Singapore, German institutes collaborate to develop digital solutions

Nanyang Technological University, Singapore (NTU Singapore) and Fraunhofer-Gesellschaft (Fraunhofer), a German institution for applied research, have launched a research institute on 6 June to develop digital technologies that help companies move into the digital era and remain competitive.

These include virtual and augmented reality technologies that will, for example, allow engineers to run diagnostics on machinery using real-time infographics presented in 3D on hand-held tablets, or to review virtually created products using virtual reality glasses before starting on physical production.

Located at NTU, the new Fraunhofer Singapore institute is also working with the BMW Future Mobility Lab at NTU to improve driving safety. Researchers aim to develop human-machine interfaces that detect drivers’ emotions, attention span, fatigue as well as facial expressions. This data can be displayed on windscreens or visual cockpits of future cars, pre-alerting drivers of their condition to minimize the risk of accidents.

Launched by Mr S Iswaran, Singapore’s Minister for Trade and Industry (Industry), the institute aims to advance a manufacturing paradigm known as Industry 4.0, where Singapore companies incorporate data analytics, industrial internet of things (IIoT), and automation into their manufacturing processes.

NTU President Professor Bertil Andersson said, “While we move from Gutenberg to Google in education, our industries are also doing away with the assembly line and welcoming cloud computing and automation. This new institute at NTU will create an ecosystem of technologies targeted for use by companies, and provide new training platforms for Singapore’s next-generation workforce.”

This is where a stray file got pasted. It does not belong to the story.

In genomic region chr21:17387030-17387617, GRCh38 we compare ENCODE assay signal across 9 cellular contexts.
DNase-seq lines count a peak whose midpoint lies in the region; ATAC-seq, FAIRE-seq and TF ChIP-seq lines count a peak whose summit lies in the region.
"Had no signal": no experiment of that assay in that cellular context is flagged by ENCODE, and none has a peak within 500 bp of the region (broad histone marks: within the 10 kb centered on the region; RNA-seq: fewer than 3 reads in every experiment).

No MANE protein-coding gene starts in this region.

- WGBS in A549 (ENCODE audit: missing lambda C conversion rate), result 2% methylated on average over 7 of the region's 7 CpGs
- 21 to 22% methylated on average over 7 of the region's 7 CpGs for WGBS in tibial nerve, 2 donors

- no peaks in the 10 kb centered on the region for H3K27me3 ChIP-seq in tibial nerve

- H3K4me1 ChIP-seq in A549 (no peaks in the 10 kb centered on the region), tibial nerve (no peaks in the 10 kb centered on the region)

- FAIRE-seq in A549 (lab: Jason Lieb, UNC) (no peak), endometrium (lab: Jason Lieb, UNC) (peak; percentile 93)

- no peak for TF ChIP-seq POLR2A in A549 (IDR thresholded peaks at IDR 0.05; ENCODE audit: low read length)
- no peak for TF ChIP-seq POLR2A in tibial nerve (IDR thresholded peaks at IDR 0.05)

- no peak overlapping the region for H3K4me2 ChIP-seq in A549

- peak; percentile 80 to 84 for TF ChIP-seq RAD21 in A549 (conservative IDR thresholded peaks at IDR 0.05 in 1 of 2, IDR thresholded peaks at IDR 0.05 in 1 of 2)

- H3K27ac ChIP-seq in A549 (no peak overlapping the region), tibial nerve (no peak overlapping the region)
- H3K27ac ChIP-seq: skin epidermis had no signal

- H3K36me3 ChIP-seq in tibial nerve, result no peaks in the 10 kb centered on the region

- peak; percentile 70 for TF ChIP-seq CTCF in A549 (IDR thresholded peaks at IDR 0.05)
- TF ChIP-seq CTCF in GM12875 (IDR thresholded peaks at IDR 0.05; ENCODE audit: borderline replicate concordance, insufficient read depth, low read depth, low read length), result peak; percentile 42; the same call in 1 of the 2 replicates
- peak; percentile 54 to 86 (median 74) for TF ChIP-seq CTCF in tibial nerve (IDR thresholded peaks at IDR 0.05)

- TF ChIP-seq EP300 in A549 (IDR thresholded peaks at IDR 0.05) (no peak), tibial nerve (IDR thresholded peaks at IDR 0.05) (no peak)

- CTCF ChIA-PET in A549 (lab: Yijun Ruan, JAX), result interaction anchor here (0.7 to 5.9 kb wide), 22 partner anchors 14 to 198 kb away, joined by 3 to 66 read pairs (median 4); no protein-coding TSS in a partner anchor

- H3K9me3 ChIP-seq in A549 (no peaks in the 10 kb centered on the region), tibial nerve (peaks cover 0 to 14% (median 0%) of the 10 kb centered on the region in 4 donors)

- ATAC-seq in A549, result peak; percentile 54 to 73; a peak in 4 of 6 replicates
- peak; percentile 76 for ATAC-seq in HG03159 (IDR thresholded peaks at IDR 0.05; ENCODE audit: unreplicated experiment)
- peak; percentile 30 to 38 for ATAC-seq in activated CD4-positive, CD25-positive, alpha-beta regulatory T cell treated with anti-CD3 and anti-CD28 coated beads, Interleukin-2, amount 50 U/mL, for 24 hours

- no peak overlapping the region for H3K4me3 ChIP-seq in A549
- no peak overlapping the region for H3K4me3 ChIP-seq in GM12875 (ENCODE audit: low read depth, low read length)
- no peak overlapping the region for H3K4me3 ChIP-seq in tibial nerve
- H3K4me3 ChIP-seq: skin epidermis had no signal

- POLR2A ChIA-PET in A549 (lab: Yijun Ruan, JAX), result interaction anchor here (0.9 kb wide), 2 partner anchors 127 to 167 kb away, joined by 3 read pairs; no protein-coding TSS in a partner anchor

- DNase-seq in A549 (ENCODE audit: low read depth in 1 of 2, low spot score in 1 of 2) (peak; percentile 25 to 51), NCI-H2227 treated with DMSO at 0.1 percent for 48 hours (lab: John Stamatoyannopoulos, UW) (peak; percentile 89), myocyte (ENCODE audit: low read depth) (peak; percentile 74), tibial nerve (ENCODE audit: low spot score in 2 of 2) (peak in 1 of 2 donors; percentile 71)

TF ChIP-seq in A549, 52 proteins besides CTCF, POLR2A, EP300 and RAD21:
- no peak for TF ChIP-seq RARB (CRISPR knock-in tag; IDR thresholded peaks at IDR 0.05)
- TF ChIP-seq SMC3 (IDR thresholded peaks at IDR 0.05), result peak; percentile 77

Supported by funding from industry partners, and with funding of up to $23 million from the National Research Foundation (NRF), the new institute can potentially boost Singapore’s Smart Nation ambitions, and promote the adoption of digital technologies across all sectors of the economy.

NRF CEO Professor Low Teck Seng said, “The current dramatic shift to a digital economy underscores the importance for Singapore companies to remain ahead by using technology to continually reinvent the way they do business and train their workers.”

Blending the virtual with reality

The institute will continue to work on research projects undertaken by the Fraunhofer Interactive Digital Media (IDM) in 2010 at NTU. These range from multi-touch screen panels to mobile applications with augmented reality technology.

It is also developing solutions that could benefit the public sector. Fraunhofer is working with NTU’s Lee Kong Chian School of Medicine on the development of anatomy teaching through new imaging modalities. Such interactive learning models could aid students in grasping key anatomical concepts, potentially playing an important role in medical education at NTU.

The institute also aims to advance industrial training methods to simplify learning about complex machinery. Instead of thick manuals, engineers can learn how to maintain a jet engine onsite by using an app that provides a step-by-step guide in augmented reality on their mobile phones.

Apart from projects focusing on virtual and augmented reality, the center will also work on other digital solutions such as cognitive human-computer interfaces and 3D modelling. It will be working with other companies such as Delta Electronics and LDR Ltd.